Don’t get me wrong, I love our whiteboard video scribes. No matter how many we do – we continue to find new and interesting ways to tell our clients’ stories. But with one of our illustrators, Bryce Widom, being a superbly talented chalk artist…we were inspired to try something completely different. A chalk scribe.
Serendipitously, around the same time we were asked by Kaesi Solomon of CU’s Social Impact Scholar Recognition Award to create a video for their latest recipient – the Musana Community Development Organization in Uganda. We approached Kaesi and the team at Musana with the idea of this new form of scribing. Being the wonderful people they are – they agreed to be our guinea pigs and gave us full creative freedom. We were giddy (if you work in the creative industry – you’ll appreciate what a rare opportunity this is).
If you live, work, or play in the Boulder/Denver area…you may recognize Bryce’s chalk art from The Mountain Sun or Vine St. Pub. Using tools most people are only familiar with from elementary school or kids sidewalk doodles, Bryce is able to create intricate and beautiful scenes. Our goal was to capture even a smidgen of his magic, employ it in our scribes, and expand our capabilities for creative storytelling.
Of course, this experiment came with its challenges, unknowns, and health hazards.
One of the challenges we anticipated was that to realize the true beauty of the chalk scribe, each scene needed to be much longer than what we did for our whiteboard scribes. The visuals also had to be a less-literal-interpretation of the script since it would be challenging to sync the VO and illustrations as we do for whiteboard scribes. This theory proved to be true – more than we thought.
First – there was the sheer amount of footage we had to shoot. We captured every scene from beginning to end, shooting 1 still/sec. With each scene talking longer to create than a whiteboard scribe, the resulting footage was nearly 200 GB and over 22,000 stills. All of which we had to tediously “clean-up” before we could begin editing. Calling all interns!
Furthermore, to get a full scene to sync with the voiceover, we had to speed up the footage 5 x faster than we do for whiteboard animations. This created a bit of a frenetic feel with Bryce’s hand – which might work for the right topic (like a new energy drink), but is way too fast for most. So, lesson learned…in the future, we will allow more time for scenes to play out, or come up with other solutions, to avoid speeding up the footage so much.
JUST GO WITH IT
What we also learned through our first chalk scribe is that the medium is much less forgiving. Unlike whiteboard, if a mistake was made on the chalkboard, you couldn’t just erase what you did and get it back to exactly the way it was. There were halos and changes to the dust pattern that told on you. We just had to roll with the mistakes. In addition, since we used the same board for each scene, it was difficult to completely get rid of any hint of the previous artwork. Fortunately, if you’re watching the video unaware of these things, you most likely won’t notice them.
Next, and something we are still exploring, is how to incorporate animation into a chalk scribe. If you’ve seen any of Room 214’s whiteboard video scribes, you’ll see how we love to use subtle animation to help engage the viewer and move the story forward. With the texture of the board, the “halo” around each line, and the ever changing dust swirls – making a complex animation work with chalk was much more challenging. Even the simplest of animations aren’t quite as seamless as we’d like – check out the scale on the logo at the end of the Musana video.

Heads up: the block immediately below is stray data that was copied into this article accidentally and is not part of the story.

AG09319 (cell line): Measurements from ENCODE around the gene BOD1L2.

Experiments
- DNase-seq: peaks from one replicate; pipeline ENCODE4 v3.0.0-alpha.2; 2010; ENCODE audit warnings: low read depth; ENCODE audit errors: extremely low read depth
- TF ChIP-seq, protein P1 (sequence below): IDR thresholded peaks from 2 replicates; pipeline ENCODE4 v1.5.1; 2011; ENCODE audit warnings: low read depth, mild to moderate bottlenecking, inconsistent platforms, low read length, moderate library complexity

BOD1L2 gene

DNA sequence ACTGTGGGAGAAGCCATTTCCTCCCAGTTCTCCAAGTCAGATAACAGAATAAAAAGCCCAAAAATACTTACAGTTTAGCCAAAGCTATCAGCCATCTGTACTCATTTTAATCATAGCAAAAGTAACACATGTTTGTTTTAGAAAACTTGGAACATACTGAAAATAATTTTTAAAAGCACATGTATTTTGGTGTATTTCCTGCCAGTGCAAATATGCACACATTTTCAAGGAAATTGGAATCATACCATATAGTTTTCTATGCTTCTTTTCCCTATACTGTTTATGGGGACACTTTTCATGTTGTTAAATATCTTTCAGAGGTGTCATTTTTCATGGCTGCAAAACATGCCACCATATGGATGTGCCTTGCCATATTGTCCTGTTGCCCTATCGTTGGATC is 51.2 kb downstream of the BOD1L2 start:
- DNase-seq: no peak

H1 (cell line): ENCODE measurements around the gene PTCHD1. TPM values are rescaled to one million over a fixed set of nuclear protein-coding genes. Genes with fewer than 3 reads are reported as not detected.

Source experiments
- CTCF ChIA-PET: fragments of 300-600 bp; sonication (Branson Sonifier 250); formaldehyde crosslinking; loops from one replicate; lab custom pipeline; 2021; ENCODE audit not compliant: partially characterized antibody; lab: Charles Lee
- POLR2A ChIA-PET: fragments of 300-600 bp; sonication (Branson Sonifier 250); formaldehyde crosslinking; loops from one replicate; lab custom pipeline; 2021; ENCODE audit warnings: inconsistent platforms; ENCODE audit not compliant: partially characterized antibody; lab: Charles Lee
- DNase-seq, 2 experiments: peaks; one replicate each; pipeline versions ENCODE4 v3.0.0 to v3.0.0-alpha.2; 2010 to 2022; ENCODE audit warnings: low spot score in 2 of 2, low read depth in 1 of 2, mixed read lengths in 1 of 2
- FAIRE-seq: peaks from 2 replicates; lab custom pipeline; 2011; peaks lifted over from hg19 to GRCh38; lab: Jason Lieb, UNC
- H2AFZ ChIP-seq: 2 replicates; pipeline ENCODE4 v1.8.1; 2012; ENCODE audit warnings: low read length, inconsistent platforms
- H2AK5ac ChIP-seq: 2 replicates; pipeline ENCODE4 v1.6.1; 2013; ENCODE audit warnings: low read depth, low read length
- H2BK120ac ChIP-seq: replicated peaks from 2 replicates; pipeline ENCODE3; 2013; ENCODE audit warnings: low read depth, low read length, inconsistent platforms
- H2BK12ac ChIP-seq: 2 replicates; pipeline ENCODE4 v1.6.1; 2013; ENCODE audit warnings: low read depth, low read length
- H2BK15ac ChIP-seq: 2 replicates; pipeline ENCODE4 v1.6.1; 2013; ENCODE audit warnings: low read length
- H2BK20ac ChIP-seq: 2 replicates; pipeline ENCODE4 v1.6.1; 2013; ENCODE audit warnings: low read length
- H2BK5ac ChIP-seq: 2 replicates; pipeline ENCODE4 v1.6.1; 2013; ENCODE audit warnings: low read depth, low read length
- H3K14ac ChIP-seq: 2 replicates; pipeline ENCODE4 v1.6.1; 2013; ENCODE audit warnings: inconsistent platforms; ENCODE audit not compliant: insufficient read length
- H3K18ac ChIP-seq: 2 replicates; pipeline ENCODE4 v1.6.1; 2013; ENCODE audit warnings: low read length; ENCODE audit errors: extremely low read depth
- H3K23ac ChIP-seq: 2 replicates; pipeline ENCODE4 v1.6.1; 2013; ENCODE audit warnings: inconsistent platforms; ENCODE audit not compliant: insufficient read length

If we just wanted to do a completely animated piece – like this video from Microsoft – we could have done that. But to us – that wouldn’t have meant anything new for our scribing technique. Peeking into the creation of each scene is part of the allure and charm of the scribe.
Finally, we learned how very fine dust particles building up and floating around in a small, windowless room can be very hazardous to everyone’s health over time. On the first day, Bryce would blow away the chalk debris that collected as he worked. By lunchtime, the complaints from both inside and outside the scribe room began. The smell of chalk was everywhere. You could feel the grit on your skin, teeth, and clothes. So on day two, we tried this great invention called a vacuum to suck up – instead of blow up – the debris. We also brought in a good air filter and Bryce wore a fancy mask.
It’s because of all these challenges and the experience gained during this experiment that we are proud of our first chalk scribe. We can’t thank Musana enough for being game, open-minded, and trusting us. Or the Social Impact Scholar Recognition Award for brining us this opportunity. And of course we could not have done this without Bryce – a talented artist and collaborative partner.
Since this first project, we have had several clients ask us to produce a chalk scribe for them. As you can see, this new and unique form of scribing adds tremendous color and a more organic and artistic feel to scribing. This might not be the approach for every client or topic, but for the right ones – it’s a new way to capture your viewers’ attention and set your brand apart.
To get your own chalk scribe, or learn more about us, email firstname.lastname@example.org.